@disqus_ZZYOliQRNr:disqus , @charlesburge:disqus , @neverdemocrats:disqus: I get exactly where you’re coming from because the same thoughts of entitled brat (that’s a paraphrase) came to my mind as well. But then I thought for a minute: I’m struggling in my marriage right now. We have kids and hard times because of the current season we’re in and because of mistakes we’ve made together and separately. If I were observing my marriage from the outside, would I see the marriage as honoring God? Probably not. Are we working on things individually and together? Yes. Is that honoring to God? I hope so. Could things always be better? Of course. I’m not saying that Christians should expect perfect marriages. Sometimes, the hard times are because the devil is attacking what would ruin his plans.
    Yet, many Christian and “Christian” marriages do look like what she describes. It’s easy to cherry pick from the fence on all the bad things about other people marriages. If one is single, it’s easy to only look at the bad and miss all the good. It’s also easy to miss good friends because they are spending more time with their spouse. It’s great when good friend get married and are able to spend time with their unmarried friends. It’s also great to make new friends with other couples who encourage and help you grow closer as a couple.
    I believe she has a point. It’s not expressed particularly effectively to those on the married side but that doesn’t make her point less valid. I believe her point is the question: Why, in real terms (not spiritual sounding, Christian-ese) is marriage worth it? If we see “Christians” divorcing at the same rate of non-Christians (and yes I know there’s a difference between the true Christians and “Christians”), many Christian couples who complain about marriage, kids, spouse, etc., why not just serve God as a single person? What makes marriage worth it?

    • #neverdemocrats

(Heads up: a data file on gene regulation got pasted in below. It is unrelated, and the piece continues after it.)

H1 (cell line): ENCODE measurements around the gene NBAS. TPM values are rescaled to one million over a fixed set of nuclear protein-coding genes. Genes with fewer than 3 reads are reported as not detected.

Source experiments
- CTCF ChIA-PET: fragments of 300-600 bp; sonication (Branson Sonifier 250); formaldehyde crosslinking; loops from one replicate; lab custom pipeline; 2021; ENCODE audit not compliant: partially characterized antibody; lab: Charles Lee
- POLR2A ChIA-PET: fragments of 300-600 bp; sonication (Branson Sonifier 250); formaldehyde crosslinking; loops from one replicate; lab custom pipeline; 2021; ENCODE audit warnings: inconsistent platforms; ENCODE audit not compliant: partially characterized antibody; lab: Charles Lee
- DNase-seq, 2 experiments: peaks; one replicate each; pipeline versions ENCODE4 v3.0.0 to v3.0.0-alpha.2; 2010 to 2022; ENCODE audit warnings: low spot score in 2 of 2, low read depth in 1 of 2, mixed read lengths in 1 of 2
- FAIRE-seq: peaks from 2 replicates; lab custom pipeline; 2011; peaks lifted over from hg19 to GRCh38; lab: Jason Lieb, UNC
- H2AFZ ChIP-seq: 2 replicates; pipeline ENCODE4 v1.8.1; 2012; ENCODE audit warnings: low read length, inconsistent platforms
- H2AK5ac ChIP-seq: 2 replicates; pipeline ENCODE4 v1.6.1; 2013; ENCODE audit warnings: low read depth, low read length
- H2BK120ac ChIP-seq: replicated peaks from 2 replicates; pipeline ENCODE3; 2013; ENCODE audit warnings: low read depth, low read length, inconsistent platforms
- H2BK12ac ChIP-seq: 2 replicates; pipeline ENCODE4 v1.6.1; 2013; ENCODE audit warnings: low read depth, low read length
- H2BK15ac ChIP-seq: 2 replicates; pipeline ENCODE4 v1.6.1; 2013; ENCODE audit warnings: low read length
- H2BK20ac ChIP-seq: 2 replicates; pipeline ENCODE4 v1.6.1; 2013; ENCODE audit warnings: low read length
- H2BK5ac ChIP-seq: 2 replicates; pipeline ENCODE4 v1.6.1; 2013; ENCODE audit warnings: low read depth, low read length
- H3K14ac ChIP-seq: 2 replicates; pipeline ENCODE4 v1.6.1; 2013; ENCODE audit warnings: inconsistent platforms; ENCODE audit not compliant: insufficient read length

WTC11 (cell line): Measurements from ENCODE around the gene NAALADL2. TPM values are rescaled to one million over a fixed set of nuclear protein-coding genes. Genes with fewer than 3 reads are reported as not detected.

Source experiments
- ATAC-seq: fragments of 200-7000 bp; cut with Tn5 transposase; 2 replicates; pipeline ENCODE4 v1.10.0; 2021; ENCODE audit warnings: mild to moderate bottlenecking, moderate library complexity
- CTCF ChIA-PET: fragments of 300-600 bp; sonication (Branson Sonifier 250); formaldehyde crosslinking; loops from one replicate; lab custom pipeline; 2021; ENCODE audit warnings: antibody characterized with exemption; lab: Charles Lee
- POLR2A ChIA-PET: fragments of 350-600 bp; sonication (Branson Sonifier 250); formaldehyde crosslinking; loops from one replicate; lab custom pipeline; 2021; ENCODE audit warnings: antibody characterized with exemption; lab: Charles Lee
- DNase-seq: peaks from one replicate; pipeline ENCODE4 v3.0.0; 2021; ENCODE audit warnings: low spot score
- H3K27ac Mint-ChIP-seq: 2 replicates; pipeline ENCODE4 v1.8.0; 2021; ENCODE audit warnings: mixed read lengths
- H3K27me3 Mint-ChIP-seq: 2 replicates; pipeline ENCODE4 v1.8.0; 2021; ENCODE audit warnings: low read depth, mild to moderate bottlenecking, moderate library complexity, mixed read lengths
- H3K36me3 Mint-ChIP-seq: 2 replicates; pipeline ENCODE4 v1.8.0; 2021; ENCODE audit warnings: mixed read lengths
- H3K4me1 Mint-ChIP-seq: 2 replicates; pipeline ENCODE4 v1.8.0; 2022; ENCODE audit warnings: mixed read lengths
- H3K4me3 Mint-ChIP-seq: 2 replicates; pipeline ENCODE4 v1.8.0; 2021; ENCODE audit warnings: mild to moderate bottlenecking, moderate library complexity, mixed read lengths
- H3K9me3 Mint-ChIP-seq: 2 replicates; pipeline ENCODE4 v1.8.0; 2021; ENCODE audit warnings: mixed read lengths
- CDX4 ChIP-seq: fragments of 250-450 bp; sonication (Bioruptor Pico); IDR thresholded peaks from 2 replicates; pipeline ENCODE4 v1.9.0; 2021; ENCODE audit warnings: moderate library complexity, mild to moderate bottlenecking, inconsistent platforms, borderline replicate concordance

This is the standard :”I, ___, take thee, ___, to be my wedded
      husband/wife, to have and to hold, from this day forward, for better,
      for worse, for richer, for poorer, in sickness and in health, to love
      and to cherish, till death do us part, according to God’s holy
      ordinance; and thereto I pledge thee my faith [or] pledge myself to
      you.”

    • Nick Stuart

      Sounds like you’re in a rough patch. Hang in there Bryan, you’ll be glad you did.

  • Dave

    This is a sick attitude. This person wants so much for herself. I want joy, fulfillment, enriched community and adventure, but not at the expense of quality time for other friendships. Marriage isn’t about … Wait. Stop there. Life itself isn’t about how much fulfilment and joy you can obtain for yourself. The Bible says to do nothing out of selfish ambition or vain conceit but rather, in humility value others above yourselves, not looking to your own interests but each of you to the interests of the others.

    Instead of considering the life paths that will benefit you the most, why not consider what you can do to make other people experience joy, fulfilment and enriched community and adventure. Start with a friend. What can I do to make my friend, Gertrude, happy today? Maybe I can send her some flowers. Or send a text asking her to come over and play mahjong, her favorite game, on Saturday night.

    Marriage is the same way. Every day, every action, every decision should be made not considering your own selfish ambition but what will make my husband, Eugene, happy or what would build him up and make him a better man of God. The arrangement works even better when your spouse has the same mindset.

    As it stands right now though, you’re not ready for marriage. If you go into a marriage thinking the way you are now, you’ll be disappointed, and both you and your spouse will end up miserable.